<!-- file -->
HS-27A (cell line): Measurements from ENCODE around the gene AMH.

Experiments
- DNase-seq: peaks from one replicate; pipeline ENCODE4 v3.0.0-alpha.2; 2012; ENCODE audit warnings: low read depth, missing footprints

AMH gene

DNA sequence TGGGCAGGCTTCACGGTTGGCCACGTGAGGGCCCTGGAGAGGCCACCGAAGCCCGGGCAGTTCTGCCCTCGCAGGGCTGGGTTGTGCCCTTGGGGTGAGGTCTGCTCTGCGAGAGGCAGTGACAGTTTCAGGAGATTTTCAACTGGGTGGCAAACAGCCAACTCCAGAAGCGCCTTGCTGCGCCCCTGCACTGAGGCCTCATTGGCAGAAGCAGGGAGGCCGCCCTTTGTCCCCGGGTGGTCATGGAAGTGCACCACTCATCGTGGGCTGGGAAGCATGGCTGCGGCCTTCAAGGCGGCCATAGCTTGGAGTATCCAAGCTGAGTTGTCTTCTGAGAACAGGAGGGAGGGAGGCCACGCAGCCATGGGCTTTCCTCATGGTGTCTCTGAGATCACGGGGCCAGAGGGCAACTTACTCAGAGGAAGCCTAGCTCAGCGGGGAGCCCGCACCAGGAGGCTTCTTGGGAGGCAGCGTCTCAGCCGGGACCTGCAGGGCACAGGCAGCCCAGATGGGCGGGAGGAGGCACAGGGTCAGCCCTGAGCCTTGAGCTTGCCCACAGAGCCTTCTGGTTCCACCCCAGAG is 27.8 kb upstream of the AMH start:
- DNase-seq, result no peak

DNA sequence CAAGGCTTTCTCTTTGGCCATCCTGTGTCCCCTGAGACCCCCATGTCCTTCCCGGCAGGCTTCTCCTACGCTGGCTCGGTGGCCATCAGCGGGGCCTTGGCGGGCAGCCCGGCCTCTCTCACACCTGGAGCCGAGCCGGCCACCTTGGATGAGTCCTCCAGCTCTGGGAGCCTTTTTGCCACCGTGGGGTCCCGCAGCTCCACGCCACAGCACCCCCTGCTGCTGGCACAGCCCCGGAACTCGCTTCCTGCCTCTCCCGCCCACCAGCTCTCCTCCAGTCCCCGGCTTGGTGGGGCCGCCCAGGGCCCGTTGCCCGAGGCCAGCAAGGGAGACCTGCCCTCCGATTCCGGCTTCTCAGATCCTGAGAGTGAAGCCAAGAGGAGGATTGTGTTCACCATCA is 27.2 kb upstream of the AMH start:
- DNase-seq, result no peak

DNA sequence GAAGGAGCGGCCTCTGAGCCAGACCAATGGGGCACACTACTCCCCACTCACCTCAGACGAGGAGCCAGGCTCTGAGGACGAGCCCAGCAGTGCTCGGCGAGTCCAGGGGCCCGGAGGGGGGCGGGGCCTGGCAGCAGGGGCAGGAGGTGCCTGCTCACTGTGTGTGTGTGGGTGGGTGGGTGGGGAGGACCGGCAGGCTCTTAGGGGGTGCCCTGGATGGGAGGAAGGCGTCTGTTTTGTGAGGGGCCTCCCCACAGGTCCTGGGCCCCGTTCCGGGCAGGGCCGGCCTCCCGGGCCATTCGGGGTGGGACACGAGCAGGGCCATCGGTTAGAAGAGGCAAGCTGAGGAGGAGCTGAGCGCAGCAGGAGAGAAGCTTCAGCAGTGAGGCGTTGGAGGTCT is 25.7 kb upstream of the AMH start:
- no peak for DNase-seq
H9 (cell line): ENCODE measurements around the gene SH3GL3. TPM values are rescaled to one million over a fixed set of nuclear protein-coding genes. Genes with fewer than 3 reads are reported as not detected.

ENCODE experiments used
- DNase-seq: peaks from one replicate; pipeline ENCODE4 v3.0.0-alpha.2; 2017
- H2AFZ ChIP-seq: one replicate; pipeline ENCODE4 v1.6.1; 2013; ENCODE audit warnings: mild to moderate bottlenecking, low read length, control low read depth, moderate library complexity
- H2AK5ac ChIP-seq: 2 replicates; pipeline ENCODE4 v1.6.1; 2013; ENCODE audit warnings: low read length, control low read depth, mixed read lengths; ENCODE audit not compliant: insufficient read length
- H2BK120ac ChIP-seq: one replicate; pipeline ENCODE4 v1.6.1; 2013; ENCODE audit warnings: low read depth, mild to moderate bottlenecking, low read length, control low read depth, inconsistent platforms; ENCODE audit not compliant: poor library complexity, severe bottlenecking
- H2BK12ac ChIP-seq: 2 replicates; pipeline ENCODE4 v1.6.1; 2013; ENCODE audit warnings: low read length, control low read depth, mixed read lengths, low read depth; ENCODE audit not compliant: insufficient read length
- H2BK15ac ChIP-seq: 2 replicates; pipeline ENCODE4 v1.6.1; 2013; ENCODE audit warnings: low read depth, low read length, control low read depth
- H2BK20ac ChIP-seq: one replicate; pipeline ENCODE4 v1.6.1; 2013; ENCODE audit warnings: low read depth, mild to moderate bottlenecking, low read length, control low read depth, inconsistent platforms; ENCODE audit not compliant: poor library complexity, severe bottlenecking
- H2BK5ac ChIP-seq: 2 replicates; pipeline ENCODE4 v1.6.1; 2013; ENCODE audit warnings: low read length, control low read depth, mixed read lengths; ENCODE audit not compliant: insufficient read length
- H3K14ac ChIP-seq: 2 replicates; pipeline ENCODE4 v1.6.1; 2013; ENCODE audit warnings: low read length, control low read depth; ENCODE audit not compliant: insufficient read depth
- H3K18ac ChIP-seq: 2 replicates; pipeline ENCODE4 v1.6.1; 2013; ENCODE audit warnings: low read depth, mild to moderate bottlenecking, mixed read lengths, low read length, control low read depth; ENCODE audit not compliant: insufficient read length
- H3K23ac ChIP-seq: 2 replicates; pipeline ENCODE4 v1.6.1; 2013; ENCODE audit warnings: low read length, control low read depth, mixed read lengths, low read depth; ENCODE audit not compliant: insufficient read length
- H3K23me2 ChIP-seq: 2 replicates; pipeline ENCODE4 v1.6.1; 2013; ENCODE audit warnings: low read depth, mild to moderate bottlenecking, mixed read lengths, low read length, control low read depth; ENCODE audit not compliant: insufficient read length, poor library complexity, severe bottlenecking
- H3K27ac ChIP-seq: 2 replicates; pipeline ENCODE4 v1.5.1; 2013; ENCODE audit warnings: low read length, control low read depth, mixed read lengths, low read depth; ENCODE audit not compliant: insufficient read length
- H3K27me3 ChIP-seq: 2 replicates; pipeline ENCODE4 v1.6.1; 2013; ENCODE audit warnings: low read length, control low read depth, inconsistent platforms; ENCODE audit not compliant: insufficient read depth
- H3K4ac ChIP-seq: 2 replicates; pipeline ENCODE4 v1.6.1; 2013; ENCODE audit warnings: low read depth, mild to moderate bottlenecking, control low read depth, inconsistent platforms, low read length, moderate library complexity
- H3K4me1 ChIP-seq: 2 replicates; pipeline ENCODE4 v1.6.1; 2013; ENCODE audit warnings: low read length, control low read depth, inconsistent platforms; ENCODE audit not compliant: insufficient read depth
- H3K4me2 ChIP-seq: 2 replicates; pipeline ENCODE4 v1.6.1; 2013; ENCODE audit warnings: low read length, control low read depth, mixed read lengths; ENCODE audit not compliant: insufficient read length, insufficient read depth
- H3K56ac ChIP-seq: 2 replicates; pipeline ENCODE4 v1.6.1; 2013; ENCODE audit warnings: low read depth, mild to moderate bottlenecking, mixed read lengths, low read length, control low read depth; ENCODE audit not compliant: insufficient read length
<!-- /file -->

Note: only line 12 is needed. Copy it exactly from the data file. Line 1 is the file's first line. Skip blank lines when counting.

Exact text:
ENCODE experiments used